Phoebe Cummings said: 'I am overwhelmed to have been chosen from such a strong and diverse shortlist. The Woman’s Hour Craft Prize has done a huge amount to raise public awareness and discussion around contemporary craft and the breadth of practice it encompasses. Making work that is ephemeral and performative isn't always the most straightforward path to take, so the recognition and support of the prize will have a big impact in enabling me to continue pushing my work forward. I plan to use the money to make a usable work space at home - no doubt my family will be overjoyed that they can finally reclaim the kitchen table.'
Eschewing conventional practices of producing objects that are then sold through a gallery or shop, Phoebe Cummings has forged a career through commissions for public museums and galleries. She was an Artist in Residence at the V&A in 2010, where she first saw fragments of the (recently restored) 18th-century Meissen Fountain which inspired her piece for the Craft Prize.
The Woman’s Hour Craft Prize was launched in October 2016 by the Crafts Council, BBC Radio 4 and the V&A, in order to celebrate the most innovative and exciting craft makers in the UK. The finalists were selected by 29 expert judges who whittled down over 1,500 applications to 12 finalists all of whom celebrate the possibilities of using particular crafts and skills in different ways.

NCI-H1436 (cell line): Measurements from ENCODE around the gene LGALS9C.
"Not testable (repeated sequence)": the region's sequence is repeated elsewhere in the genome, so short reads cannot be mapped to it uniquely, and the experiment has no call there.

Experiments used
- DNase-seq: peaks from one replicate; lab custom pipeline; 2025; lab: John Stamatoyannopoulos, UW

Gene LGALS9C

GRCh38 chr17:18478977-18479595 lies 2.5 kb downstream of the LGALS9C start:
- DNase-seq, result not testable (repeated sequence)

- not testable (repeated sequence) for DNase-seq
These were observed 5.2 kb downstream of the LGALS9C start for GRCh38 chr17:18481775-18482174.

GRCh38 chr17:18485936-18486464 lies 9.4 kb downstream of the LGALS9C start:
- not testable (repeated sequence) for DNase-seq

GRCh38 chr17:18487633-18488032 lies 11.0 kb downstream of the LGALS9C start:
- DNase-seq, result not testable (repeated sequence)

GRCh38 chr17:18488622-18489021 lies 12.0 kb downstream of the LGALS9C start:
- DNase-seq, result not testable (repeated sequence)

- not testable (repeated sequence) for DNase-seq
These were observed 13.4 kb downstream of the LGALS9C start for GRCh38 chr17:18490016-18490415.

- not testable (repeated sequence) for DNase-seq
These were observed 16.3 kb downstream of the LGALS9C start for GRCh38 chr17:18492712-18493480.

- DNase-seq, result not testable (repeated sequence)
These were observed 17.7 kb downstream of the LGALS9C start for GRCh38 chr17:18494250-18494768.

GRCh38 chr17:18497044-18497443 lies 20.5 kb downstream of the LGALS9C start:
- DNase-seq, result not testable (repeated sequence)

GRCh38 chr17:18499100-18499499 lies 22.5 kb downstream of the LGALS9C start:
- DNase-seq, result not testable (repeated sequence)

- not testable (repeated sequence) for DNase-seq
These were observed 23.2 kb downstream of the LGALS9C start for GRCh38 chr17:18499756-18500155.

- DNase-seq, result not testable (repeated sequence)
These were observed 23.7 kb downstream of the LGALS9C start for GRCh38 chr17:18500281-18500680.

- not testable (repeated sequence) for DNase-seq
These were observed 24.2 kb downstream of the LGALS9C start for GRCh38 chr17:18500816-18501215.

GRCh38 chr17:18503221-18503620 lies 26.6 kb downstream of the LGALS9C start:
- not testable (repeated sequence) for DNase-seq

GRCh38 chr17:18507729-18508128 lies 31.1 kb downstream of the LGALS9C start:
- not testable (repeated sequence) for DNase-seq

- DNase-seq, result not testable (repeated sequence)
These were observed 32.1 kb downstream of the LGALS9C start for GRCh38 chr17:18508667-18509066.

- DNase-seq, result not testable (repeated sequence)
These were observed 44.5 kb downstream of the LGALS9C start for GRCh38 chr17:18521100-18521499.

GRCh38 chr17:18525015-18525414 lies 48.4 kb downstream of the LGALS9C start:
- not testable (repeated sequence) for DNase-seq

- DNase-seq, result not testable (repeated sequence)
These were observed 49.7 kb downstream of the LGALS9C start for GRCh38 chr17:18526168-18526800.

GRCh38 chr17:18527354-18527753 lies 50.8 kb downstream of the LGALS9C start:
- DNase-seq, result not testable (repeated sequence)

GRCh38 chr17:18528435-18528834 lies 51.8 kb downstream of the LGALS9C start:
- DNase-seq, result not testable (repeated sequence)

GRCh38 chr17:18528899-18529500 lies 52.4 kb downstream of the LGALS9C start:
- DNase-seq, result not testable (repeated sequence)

Tristram Hunt, director of the V&A said: ‘Craft is at the heart of the V&A and central to its purpose, so it was a huge pleasure to judge the Woman’s Hour Craft Prize and for the museum to host the exhibition. The 12 finalists demonstrate an incredible array of talent and breadth, which reveals just how exciting craft practice is today. I have known Phoebe’s work since her 2011 displays in Stoke, and she has grown as an artist and maker. I adore this work’s mix of earthiness and ephemera, quality craftsmanship and elegiac thoughtfulness. We are delighted to award her the Prize.’
Martha Kearney said: ‘At first glance, I was drawn to this stunning profusion of exquisitely wrought flowers. Looking more closely, the course of water eroding the raw clay evokes a beautiful melancholy. Phoebe Cummings’ work is a highly deserving winner for its high concept combined with immense skill, showing how traditional craft techniques can be re-imagined.’
Jacky Klein said: ‘Phoebe's work is rich and multi-layered, both visually and conceptually. Exquisitely crafted yet wistfully self-destructive, it opens up a fascinating dialogue with the history of sculpture, of craft and of ornament - making her a deserved winner of the Woman’s Hour Craft Prize.’